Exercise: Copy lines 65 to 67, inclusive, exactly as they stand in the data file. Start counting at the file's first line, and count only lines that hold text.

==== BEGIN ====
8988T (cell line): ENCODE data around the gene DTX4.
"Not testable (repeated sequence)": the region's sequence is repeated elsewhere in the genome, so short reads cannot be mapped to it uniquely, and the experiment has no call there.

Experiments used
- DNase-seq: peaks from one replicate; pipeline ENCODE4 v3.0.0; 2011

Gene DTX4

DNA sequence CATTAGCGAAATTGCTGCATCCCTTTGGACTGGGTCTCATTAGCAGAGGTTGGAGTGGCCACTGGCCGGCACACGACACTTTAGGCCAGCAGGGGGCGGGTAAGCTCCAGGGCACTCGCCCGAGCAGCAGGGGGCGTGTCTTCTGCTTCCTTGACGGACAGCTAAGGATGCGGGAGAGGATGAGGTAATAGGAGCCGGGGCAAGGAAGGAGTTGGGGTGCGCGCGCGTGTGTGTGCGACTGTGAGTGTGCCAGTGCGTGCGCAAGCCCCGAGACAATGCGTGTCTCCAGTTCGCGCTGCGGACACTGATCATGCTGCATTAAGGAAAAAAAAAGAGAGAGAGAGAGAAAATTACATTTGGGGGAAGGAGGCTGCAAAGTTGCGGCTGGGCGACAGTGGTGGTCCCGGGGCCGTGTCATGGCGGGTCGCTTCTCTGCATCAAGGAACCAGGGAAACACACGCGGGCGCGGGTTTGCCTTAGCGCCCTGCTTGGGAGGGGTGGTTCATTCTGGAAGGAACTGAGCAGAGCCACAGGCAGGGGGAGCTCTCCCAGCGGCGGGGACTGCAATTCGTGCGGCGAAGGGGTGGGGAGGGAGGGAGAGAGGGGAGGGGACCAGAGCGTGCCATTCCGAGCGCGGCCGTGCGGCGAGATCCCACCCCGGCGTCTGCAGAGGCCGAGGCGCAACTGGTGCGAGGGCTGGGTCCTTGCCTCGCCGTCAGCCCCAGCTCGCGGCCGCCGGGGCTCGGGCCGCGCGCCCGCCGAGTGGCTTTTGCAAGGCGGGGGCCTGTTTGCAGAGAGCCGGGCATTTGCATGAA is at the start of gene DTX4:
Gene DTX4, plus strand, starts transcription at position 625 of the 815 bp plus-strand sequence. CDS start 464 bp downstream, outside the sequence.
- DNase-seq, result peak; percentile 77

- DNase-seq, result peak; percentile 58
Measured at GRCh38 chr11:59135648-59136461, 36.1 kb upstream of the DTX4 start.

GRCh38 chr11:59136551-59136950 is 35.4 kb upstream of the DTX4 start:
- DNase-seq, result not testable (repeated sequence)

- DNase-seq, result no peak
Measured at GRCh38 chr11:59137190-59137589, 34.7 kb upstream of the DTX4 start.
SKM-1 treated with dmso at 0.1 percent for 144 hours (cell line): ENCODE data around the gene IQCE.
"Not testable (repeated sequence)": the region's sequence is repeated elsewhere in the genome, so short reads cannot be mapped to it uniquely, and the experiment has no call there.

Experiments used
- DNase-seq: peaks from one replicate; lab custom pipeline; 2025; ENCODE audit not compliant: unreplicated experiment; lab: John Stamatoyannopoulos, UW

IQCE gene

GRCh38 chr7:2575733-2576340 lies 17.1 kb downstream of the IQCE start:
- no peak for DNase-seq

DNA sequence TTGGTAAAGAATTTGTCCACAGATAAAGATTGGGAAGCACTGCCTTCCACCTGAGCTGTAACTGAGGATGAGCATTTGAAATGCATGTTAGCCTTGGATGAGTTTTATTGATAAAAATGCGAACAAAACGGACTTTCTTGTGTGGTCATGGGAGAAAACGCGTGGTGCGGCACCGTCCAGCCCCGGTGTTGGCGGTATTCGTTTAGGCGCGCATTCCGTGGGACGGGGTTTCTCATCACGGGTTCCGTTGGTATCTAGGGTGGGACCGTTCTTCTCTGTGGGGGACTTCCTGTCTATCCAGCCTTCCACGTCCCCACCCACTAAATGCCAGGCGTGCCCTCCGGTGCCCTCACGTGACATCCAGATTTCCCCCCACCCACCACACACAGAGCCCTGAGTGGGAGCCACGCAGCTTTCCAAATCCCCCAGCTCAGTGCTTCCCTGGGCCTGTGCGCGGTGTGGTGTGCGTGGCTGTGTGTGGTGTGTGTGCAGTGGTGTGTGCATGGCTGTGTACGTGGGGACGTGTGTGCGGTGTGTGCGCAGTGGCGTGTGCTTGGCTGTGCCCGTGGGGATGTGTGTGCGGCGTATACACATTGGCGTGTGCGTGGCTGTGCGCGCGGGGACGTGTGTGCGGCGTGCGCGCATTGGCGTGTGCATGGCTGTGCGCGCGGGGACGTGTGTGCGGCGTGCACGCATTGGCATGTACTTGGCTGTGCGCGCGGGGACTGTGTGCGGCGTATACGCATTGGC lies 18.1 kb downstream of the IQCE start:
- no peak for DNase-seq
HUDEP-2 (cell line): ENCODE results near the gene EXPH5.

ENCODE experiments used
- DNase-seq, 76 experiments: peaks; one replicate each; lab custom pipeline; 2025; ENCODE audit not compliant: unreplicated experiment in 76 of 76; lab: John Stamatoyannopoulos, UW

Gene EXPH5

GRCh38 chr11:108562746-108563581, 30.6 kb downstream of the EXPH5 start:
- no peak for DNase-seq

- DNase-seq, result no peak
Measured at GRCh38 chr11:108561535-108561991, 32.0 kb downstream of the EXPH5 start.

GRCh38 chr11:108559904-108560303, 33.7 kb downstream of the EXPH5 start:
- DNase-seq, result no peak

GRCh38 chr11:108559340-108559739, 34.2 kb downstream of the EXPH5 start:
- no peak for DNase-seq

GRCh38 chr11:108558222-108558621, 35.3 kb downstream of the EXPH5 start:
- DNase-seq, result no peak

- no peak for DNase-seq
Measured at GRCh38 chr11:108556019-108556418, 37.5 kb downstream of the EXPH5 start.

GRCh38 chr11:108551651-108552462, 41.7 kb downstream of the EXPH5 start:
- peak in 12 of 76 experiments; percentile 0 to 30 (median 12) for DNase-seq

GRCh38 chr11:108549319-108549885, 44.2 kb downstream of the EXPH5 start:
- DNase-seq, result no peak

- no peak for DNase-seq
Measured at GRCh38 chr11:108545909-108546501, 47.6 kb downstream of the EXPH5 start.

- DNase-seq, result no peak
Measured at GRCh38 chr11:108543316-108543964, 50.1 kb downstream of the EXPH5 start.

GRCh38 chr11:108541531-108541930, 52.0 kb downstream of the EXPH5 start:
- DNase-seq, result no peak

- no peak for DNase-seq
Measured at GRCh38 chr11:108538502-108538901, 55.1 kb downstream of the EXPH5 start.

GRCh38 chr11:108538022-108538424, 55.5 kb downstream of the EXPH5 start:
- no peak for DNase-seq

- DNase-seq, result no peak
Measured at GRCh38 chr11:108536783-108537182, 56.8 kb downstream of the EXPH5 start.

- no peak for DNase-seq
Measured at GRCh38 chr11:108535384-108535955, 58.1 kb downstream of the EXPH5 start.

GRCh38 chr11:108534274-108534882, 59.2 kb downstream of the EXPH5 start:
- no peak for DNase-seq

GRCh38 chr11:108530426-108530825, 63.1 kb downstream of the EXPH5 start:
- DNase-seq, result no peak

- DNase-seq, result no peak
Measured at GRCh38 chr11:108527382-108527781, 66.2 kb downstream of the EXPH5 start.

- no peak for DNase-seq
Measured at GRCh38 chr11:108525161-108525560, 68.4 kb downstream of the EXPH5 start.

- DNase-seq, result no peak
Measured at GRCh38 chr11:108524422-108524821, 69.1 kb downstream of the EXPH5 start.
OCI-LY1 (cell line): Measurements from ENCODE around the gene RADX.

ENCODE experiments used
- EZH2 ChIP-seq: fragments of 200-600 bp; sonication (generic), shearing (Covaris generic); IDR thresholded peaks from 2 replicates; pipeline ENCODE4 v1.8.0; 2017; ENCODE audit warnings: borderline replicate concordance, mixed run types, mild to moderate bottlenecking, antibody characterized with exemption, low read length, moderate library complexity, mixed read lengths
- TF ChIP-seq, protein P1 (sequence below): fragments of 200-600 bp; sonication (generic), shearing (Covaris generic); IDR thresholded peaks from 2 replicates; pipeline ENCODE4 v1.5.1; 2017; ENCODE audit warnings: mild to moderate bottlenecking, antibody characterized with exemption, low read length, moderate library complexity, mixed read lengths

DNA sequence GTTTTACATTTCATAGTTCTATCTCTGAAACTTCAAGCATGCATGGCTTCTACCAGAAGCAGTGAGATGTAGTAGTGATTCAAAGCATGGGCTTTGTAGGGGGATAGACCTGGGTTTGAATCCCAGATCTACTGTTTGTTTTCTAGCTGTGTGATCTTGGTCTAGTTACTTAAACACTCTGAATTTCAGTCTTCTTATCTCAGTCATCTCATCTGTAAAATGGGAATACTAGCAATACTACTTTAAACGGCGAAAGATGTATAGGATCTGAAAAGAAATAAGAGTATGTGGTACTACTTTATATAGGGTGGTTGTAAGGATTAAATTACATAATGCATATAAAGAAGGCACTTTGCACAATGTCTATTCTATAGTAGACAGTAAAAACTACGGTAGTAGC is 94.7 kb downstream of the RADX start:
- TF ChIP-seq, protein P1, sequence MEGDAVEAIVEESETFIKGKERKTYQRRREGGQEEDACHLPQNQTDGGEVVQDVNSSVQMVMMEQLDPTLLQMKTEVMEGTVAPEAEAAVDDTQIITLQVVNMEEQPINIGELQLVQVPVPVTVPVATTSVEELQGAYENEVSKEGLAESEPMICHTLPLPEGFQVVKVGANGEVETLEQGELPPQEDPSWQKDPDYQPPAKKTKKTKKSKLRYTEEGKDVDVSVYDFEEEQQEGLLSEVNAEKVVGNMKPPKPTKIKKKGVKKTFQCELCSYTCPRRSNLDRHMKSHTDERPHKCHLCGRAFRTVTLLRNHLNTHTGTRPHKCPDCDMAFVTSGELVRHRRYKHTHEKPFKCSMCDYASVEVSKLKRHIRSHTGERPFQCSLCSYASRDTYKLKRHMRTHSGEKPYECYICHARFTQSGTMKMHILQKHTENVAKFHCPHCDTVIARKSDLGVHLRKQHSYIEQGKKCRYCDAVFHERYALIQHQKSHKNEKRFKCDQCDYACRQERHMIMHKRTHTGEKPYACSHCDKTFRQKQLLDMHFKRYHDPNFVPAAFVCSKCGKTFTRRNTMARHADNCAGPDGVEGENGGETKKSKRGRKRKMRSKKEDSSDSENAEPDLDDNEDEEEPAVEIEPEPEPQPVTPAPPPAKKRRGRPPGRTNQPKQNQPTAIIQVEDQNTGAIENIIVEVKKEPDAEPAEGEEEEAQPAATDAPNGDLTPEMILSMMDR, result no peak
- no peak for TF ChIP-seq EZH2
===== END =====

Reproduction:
Measured at GRCh38 chr11:108525161-108525560, 68.4 kb downstream of the EXPH5 start.

- DNase-seq, result no peak
Measured at GRCh38 chr11:108524422-108524821, 69.1 kb downstream of the EXPH5 start.